Ultimately, Smith’s willingness to speak frankly with the president helped them forge a close bond. Colleagues describe the pair as sharing a close and sometimes jocular relationship. Smith said she was able to find a surprising amount of common ground with Bush, despite his patrician New England upbringing.
“We used to talk a lot and we used to take walks on the South Lawn. … Part of it was really explaining things from my perspective and how people might see them based from my background,” she said, adding, “It’s very different from his upbringing and his background. … I think that he understood how important hard work is, and values, and ethics. And so, there was common ground.”
During the election, Bush requested that Smith remain at the White House rather than going out on the trail with the campaign team. If he had won the race, she was a potential successor to Fitzwater in the press secretary role.
“She would have been a natural candidate at that point,” Fitzwater said.
At one event, Bush praised Smith as “tough.”
“She is strong and in a wonderful way,” he said. “She takes it and can dish it out just as well. And it is tough out there in that press arena, but boy, she is doing a superb job.”
Fitzwater echoed that assessment.
“She was very strong and could handle herself in dealing with the White House press corps, which is not a place you want to throw up a shrinking violet, you know?” he said.
When Bush lost the election, Smith pointed out, he handled it far differently than the current occupant of the White House, President Trump, who has falsely disputed his loss to Biden and sought to have the vote overturned.
“It’s completely, obviously, opposite of what we have experienced with President Trump,” Smith said of Bush. “He was just so gracious with it.”
Bush gave Smith a leg up as she began her career in the private sector. When their time in the White House ended, Smith began hearing from CEOs and business leaders, and she discovered that Bush had made calls enthusiastically recommending her for jobs. The pair remained in touch, and she said the former president was “so very proud” when her crisis communications work inspired the show “Scandal.”
Their joking also continued — even when Smith tried to stop it. One prominent storyline on the show involved an affair between the character inspired by Smith and a fictional president. Smith said she called up Bush to warn him about the plot and “make sure that he didn’t joke about it.” Bush couldn’t resist and ended up quipping that “he could neither deny or confirm the allegations of the affair” during an event at his house.
Smith’s time at the White House makes her just one of a handful of Black staffers who have conducted the briefing. The first Black man to hold the No. 2 position in the White House press shop was Andrew Hatcher, who was associate White House press secretary during the administration of President John F. Kennedy. During his tenure, the magazine Ebony noted that Hatcher’s “appointment was enough to jar ‘the old pros’ who had long become accustomed to Negroes serving only as porters, messengers, maids, clerks and valets at the White House.” Other Black men followed in Hatcher’s footsteps, including Arthur Jones, who was a deputy press secretary for President Bill Clinton, and Bill Burton, who worked for President Barack Obama. However, no Black woman has stepped behind the Briefing Room podium since Smith.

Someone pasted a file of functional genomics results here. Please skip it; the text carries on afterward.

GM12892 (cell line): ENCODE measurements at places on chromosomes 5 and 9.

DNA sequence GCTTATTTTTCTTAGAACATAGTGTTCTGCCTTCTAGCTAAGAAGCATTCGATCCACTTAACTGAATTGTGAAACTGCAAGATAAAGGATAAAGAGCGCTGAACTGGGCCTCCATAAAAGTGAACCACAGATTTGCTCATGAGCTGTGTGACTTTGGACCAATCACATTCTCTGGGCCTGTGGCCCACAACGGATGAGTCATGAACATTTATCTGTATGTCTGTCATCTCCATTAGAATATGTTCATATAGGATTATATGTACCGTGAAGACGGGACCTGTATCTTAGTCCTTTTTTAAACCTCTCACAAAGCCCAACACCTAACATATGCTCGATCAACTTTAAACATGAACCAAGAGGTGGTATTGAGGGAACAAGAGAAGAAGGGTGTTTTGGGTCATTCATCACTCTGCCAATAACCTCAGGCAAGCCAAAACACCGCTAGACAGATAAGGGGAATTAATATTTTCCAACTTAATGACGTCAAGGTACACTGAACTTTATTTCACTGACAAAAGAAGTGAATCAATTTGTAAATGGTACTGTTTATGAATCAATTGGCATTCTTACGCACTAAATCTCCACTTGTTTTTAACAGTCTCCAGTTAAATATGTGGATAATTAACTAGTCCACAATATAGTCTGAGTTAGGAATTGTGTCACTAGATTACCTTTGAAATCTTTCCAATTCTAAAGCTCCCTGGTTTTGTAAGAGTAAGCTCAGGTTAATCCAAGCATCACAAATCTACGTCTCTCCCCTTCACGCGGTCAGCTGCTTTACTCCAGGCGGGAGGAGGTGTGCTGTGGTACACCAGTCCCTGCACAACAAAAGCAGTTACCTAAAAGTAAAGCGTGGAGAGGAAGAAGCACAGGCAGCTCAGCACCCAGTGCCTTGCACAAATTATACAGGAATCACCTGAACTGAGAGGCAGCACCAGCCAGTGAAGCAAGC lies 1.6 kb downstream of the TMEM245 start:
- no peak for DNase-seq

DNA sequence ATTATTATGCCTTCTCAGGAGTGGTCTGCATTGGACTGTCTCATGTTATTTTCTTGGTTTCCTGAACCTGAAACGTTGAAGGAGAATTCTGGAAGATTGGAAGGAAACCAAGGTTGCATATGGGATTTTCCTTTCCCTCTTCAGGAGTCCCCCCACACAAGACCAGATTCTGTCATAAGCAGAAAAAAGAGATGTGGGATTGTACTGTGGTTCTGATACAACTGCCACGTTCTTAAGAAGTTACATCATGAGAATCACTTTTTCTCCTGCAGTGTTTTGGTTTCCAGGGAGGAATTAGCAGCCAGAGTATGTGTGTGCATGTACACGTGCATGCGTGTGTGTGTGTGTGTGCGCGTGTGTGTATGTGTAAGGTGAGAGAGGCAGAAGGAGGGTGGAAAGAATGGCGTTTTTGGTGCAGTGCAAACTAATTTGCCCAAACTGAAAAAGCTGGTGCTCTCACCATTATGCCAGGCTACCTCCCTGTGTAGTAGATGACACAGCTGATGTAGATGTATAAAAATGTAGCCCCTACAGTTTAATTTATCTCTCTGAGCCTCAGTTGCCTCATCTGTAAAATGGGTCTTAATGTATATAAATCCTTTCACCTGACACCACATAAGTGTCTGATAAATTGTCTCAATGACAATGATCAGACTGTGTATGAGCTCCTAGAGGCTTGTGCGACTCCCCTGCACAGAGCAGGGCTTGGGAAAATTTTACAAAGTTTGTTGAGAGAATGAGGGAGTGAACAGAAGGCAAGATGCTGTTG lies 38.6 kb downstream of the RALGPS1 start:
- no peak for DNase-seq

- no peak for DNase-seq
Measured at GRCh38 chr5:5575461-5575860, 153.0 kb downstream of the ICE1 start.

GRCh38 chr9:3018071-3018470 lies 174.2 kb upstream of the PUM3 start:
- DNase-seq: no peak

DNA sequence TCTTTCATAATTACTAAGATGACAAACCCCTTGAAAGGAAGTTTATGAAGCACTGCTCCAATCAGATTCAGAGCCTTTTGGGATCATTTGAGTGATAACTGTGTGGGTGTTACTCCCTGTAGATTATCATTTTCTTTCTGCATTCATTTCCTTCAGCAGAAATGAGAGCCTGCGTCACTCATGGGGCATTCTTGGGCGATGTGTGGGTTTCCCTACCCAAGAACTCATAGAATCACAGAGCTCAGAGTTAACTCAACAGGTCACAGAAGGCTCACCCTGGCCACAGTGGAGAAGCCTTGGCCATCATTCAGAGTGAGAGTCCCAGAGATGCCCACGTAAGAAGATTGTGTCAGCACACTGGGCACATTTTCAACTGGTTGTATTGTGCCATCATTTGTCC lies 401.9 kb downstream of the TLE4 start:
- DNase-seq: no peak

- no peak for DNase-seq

“I think that everybody can agree that 30 years, that’s a big gap. … There’s no answer for that gap — 32 years is way too long,” Smith said.
Now Biden’s incoming press team includes Karine Jean-Pierre, the first woman to serve as a deputy press secretary since Smith.
For her part, Smith said she’s “so happy” and “over the moon” to see Jean-Pierre follow in her footsteps.
“I hope that she gets to do something that I was unable to do as that progresses, that she gets to step into those shoes as … a press secretary to the president,” Smith said.
Smith said she is “rooting for” Biden’s team and hopes it leads to “more roles at senior levels for women” across government. She also wants her own legacy to inspire other “Black and brown women.”
“I am forever grateful for the opportunity, but truly what my hope is, that it somehow inspires and it motivates other women to know that you can achieve your dreams, that all that is possible,” said Smith. “It starts right here. Right? That ride in the taxi cab. It starts right here.”